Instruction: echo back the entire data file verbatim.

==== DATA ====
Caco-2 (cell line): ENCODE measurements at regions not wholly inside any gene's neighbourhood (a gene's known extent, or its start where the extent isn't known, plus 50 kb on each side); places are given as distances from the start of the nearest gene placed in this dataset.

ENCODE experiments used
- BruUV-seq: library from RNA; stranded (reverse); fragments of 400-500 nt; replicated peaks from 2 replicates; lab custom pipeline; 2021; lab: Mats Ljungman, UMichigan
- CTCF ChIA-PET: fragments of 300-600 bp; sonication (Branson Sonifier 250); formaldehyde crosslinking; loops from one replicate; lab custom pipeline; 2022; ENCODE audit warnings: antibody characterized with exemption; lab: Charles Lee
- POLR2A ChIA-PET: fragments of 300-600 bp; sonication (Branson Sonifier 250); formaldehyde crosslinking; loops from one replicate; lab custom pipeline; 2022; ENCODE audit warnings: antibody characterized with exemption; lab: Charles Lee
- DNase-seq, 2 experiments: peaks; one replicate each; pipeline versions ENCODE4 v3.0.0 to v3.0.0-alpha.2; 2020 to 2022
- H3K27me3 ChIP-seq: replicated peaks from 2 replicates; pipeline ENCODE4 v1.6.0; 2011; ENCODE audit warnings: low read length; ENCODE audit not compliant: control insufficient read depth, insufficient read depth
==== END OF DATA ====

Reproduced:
Caco-2 (cell line): ENCODE measurements at regions not wholly inside any gene's neighbourhood (a gene's known extent, or its start where the extent isn't known, plus 50 kb on each side); places are given as distances from the start of the nearest gene placed in this dataset.

ENCODE experiments used
- BruUV-seq: library from RNA; stranded (reverse); fragments of 400-500 nt; replicated peaks from 2 replicates; lab custom pipeline; 2021; lab: Mats Ljungman, UMichigan
- CTCF ChIA-PET: fragments of 300-600 bp; sonication (Branson Sonifier 250); formaldehyde crosslinking; loops from one replicate; lab custom pipeline; 2022; ENCODE audit warnings: antibody characterized with exemption; lab: Charles Lee
- POLR2A ChIA-PET: fragments of 300-600 bp; sonication (Branson Sonifier 250); formaldehyde crosslinking; loops from one replicate; lab custom pipeline; 2022; ENCODE audit warnings: antibody characterized with exemption; lab: Charles Lee
- DNase-seq, 2 experiments: peaks; one replicate each; pipeline versions ENCODE4 v3.0.0 to v3.0.0-alpha.2; 2020 to 2022
- H3K27me3 ChIP-seq: replicated peaks from 2 replicates; pipeline ENCODE4 v1.6.0; 2011; ENCODE audit warnings: low read length; ENCODE audit not compliant: control insufficient read depth, insufficient read depth